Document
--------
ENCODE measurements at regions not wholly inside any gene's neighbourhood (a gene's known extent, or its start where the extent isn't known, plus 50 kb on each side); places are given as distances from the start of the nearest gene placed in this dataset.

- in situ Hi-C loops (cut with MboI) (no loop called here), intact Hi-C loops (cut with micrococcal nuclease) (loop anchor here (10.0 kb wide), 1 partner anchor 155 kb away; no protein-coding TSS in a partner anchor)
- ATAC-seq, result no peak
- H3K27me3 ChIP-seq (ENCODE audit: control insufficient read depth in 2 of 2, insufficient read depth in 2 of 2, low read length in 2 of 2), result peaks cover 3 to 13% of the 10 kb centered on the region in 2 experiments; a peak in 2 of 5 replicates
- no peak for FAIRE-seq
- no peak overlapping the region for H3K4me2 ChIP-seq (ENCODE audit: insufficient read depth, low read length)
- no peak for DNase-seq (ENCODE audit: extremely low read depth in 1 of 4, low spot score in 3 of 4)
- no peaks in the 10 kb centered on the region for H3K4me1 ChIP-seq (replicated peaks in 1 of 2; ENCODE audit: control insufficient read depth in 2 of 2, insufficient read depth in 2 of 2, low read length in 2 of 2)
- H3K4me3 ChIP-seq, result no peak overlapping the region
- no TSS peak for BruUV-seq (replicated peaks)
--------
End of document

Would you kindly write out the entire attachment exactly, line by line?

ENCODE measurements at regions not wholly inside any gene's neighbourhood (a gene's known extent, or its start where the extent isn't known, plus 50 kb on each side); places are given as distances from the start of the nearest gene placed in this dataset.

- in situ Hi-C loops (cut with MboI) (no loop called here), intact Hi-C loops (cut with micrococcal nuclease) (loop anchor here (10.0 kb wide), 1 partner anchor 155 kb away; no protein-coding TSS in a partner anchor)
- ATAC-seq, result no peak
- H3K27me3 ChIP-seq (ENCODE audit: control insufficient read depth in 2 of 2, insufficient read depth in 2 of 2, low read length in 2 of 2), result peaks cover 3 to 13% of the 10 kb centered on the region in 2 experiments; a peak in 2 of 5 replicates
- no peak for FAIRE-seq
- no peak overlapping the region for H3K4me2 ChIP-seq (ENCODE audit: insufficient read depth, low read length)
- no peak for DNase-seq (ENCODE audit: extremely low read depth in 1 of 4, low spot score in 3 of 4)
- no peaks in the 10 kb centered on the region for H3K4me1 ChIP-seq (replicated peaks in 1 of 2; ENCODE audit: control insufficient read depth in 2 of 2, insufficient read depth in 2 of 2, low read length in 2 of 2)
- H3K4me3 ChIP-seq, result no peak overlapping the region
- no TSS peak for BruUV-seq (replicated peaks)